A Course in Miracles

Updated About encyclopedia.com content Print Article Share Article
views updated

A Course in Miracles

A Course in Miracles (ACIM), published in 1975, emerged as the most successful channeled work to be produced in the English-speaking world in the last half of the twentieth century. By the end of the twentieth century, more than a million copies had been published. The material in ACIM was received quietly over eight years (1965-1973) by Dr. Helen Schucman (1910-1981), the assistant to the head of the Department of Psychology at Presbyterian Hospital in New York City, and an associate professor of psychology at Columbia University's College of Physicians and Surgeons.

In spite of having adopted a secular atheist perspective earlier in her life, Schucman began to have visionary experiences and to hear an inner voice. Then one day, the voice said, "This is a course in miracles. Please take notes." She confided this experience with a colleague, William N. Tetford, and he encouraged her to follow her inner instructions. She began to take notes in shorthand. That very evening she began receiving what was to become a 622-page textbook, the heart of the Course. Over the next seven years she also received the material for a 478-page Workbook and 88-page teacher's Manual.

The atheist Schucman continued to have intellectual problems with her channeling activity, problems complicated by the apparent source of the material she was receivingthe biblical Jesus Christ. The Course was published without her name, and her identity was kept confidential by the small inner circle of people who initially read the manuscript and assisted in the publication. Prominent among these was Judith Skutch. Once published in 1975, however, it quickly found an audience, especially in New Thought churches with whose perspective the ACIM largely agreed. The Foundation for Inner Peace was created to hold the copyrights of ACIM and to keep it in publication. However, the foundation made no attempt to control the efforts of people to form groups to study and disseminate the teachings. Numerous study groups were founded across North America and increasingly through the 1980s around the world. A new generation of teachers, including Marianne Williamson, Tara Singh, Dr. Gerald Jampolsky, and most prominently, Kenneth and Gloria Wapnick, emerged as leaders in the loosely organized movement.

In the vacuum left by the Foundation for Inner Peace, different organizations emerged to perform various functions. Saul Steinberg, owner of Coleman Graphics, which originally published A Course in Miracles, founded Miracle Life, Inc. (now Miracle Experiences, Inc.), to publish Course -related materials and promote conferences and workshops. Miracle Distribution Center has become the nexus of an international network of study groups. A center in San Francisco became the first group to evolve into a church and offer ministerial training and ordinations. Jampolsky's Center for Attitudinal Healing was the first organization to promote the use of the Course in the healing of psychological problems.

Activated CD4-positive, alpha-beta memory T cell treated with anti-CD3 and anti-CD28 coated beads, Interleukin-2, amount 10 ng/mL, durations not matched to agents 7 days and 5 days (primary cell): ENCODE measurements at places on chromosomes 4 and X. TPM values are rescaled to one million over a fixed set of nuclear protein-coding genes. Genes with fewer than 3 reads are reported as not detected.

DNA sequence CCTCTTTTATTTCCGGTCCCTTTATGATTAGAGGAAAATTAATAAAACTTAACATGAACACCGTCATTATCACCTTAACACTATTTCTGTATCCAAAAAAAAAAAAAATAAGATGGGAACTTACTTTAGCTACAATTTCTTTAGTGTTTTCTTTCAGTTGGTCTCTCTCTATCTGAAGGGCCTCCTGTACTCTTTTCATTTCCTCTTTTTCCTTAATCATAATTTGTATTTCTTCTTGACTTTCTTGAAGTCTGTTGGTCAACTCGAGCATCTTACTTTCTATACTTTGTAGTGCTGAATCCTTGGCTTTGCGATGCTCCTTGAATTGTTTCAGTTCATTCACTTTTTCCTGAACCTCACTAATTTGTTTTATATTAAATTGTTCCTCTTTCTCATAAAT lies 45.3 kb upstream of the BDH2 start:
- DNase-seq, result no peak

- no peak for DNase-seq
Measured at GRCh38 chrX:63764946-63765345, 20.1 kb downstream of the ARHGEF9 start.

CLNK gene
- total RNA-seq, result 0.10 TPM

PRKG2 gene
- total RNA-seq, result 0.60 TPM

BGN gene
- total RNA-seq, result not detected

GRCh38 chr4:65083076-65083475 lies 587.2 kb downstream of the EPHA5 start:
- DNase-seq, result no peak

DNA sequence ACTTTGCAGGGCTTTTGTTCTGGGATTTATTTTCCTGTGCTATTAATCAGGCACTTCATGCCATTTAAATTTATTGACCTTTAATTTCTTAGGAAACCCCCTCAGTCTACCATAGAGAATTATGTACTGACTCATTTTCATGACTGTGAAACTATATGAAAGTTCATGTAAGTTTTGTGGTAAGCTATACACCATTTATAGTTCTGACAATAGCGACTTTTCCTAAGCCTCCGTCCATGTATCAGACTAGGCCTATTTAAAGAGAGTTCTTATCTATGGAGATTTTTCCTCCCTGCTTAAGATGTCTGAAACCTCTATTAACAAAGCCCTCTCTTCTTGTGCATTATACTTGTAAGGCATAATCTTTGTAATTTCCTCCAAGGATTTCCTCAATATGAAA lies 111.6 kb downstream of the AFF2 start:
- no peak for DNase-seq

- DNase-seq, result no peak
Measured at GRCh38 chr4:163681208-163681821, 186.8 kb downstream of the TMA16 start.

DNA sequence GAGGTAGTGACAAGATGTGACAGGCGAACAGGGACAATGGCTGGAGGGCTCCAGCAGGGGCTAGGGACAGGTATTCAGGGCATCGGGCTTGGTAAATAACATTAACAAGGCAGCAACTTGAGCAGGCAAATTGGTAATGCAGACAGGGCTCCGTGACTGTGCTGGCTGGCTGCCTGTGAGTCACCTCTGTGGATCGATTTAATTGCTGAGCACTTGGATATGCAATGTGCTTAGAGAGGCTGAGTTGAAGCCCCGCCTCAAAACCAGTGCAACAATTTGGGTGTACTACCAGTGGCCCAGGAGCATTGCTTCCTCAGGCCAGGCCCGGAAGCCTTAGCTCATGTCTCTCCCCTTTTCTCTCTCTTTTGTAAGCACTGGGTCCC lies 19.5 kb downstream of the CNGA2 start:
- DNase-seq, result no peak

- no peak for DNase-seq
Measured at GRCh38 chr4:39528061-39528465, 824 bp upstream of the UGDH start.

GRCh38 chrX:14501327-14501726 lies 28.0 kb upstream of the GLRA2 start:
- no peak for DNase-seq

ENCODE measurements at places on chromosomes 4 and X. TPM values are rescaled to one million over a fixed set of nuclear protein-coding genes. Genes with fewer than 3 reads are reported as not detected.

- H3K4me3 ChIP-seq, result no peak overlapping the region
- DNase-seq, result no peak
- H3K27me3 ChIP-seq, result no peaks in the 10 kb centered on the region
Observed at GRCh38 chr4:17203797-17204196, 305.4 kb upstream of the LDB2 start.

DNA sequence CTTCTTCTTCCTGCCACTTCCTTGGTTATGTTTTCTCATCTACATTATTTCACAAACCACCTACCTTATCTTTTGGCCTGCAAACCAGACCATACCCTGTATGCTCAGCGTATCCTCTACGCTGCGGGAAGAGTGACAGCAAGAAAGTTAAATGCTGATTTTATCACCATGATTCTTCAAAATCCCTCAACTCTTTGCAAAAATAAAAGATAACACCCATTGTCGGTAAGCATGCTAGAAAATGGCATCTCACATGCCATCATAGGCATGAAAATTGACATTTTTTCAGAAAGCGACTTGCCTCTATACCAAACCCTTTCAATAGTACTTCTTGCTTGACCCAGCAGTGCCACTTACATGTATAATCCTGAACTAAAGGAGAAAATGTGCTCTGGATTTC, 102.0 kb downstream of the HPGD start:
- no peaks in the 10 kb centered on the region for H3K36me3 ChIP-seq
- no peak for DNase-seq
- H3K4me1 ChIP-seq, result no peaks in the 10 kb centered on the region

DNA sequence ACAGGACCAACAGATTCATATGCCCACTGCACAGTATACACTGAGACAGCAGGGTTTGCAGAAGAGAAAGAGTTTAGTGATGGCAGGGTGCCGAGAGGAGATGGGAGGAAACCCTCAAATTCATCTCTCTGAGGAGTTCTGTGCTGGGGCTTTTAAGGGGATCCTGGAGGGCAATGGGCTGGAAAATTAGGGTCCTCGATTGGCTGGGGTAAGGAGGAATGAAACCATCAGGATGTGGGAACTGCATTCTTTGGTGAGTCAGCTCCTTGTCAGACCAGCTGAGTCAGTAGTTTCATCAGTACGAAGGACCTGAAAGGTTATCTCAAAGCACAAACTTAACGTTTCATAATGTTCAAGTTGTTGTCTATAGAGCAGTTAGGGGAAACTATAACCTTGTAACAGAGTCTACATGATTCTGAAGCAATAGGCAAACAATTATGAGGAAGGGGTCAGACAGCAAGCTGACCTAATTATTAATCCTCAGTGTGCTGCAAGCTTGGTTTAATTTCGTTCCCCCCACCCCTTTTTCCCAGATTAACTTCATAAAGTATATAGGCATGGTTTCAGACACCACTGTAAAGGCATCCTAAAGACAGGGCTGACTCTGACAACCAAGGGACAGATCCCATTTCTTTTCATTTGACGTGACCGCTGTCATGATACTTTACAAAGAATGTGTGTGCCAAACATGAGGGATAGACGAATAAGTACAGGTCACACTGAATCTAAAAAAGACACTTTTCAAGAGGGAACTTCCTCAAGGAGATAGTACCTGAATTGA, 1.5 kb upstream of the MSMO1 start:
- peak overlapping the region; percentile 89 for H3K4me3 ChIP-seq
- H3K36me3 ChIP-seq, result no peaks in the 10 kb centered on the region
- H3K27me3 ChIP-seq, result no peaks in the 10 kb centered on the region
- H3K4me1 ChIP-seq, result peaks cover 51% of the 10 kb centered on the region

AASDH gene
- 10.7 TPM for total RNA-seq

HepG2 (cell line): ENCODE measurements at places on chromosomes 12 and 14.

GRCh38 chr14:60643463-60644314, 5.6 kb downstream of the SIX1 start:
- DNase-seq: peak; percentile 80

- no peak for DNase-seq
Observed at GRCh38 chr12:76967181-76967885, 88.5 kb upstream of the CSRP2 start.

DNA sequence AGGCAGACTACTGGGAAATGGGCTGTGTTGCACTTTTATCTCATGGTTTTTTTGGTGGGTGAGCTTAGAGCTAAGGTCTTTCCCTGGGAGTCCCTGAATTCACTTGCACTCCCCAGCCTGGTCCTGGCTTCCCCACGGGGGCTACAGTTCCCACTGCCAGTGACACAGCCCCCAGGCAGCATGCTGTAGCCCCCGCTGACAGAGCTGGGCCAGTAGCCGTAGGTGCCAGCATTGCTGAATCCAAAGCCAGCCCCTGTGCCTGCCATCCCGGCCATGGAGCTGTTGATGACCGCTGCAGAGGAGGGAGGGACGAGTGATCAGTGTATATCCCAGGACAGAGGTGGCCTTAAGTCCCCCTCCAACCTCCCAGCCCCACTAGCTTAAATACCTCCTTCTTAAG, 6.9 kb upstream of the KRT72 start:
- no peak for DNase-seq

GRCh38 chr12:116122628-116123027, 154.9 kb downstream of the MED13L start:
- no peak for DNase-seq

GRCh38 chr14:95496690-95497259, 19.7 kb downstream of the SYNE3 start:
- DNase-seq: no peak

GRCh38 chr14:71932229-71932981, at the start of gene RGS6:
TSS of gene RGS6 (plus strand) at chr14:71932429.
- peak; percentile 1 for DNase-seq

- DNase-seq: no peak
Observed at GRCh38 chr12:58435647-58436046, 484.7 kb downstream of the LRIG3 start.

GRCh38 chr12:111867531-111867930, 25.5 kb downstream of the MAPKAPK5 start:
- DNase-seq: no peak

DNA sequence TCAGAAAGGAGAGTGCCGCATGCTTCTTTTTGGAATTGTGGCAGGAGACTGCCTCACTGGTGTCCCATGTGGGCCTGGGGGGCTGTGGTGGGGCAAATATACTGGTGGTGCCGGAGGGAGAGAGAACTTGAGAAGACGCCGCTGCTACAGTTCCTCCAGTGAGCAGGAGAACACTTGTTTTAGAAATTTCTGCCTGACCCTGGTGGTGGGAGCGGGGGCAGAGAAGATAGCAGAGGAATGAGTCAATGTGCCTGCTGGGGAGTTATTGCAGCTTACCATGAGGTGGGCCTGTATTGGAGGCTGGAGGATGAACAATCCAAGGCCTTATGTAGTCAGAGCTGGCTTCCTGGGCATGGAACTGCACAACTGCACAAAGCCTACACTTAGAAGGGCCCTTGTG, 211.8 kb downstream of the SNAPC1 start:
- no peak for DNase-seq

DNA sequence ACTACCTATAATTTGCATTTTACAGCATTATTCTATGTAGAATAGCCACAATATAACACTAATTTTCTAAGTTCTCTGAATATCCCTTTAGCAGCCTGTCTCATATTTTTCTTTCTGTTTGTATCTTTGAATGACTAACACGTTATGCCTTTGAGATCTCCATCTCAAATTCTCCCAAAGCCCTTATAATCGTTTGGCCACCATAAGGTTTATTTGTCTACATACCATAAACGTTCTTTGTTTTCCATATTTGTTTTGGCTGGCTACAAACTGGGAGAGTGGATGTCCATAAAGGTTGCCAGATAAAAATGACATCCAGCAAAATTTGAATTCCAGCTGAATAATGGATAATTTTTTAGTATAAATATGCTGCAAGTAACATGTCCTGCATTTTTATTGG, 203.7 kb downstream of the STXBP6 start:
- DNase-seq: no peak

The thrust of the teachings received by Schucman concerned miracles as shifts in perception that move the individual from perceptions based on guilt to perceptions based on love, from perceptions based on ego to those based on God. The commonly held illusions lead to the disastrous belief that humanity is separated from God and deserving of punishment. The illusion of separation has itself created a separation that needs to be healed. However, we tend to deny the problem and suppress feelings of guilt, shame, and self-hate as well as the accompanying irrational projection of such feelings on others, both individuals and groups.

The Course teaches that humans have the ability to choose not to live with guilt, but must learn to see the real world and get themselves free of the harmful illusions. Forgiveness is the key to breaking the cycle of self-hate. Through forgiving others, people come to see hostile behavior patterns as a product of self-condemnation. Ultimately, salvation is a relational reality, and is found in a forgiving community. Such relationships make visible the tendency to project.

The Course also emphasizes that people generally need help from outside themselves to gain the new perspective they need. It teaches that humans have forgotten their divine nature and need to be awakened by God to the nature of the hell they have created for themselves. Sin, toward God, is an illusion. Thus individuals need to be awakened to their nature as God's children and from that point, learn to forgive.

The Foundation for Inner Peace is currently located at P. O. Box 798, Mill Valley, CA 94942-0598. It has a webpage at http://www.acim.org/. The foundation is leading the effort to translate ACIM, and German, French, and Spanish editions have already been published. The Miracle Distribution Center is located at 1141 East Ash Ave., Fullerton, CA 92831. Its Inter-net site is at http://www.miraclecenter.org/. The center publishes a list of ACIM study centers around the world.

Sources:

A Course in Miracles. 3 vols. New York: Foundation for Inner Peace, 1975.

Koggend, John. "The Gospel According to Helen." Psychology Today 14 (September 1980): 74-78.

Miller, D. Patrick. The Complete Story of the Course: The History, the People and the Controversies Behind A Course in Miracles. Berkeley, Calif.: Fearless Books, 1997.

Singh, Tara. How to Learn from A Course in Miracles. Los Angeles: Life Action Press, 1988.

Wapnick, Kenneth. Absence of Felicity: The Story of Helen Schucman and Her Scribing of A Course in Miracles. Roscoe, N.Y.: Foundation for "A Course in Miracles," 1991.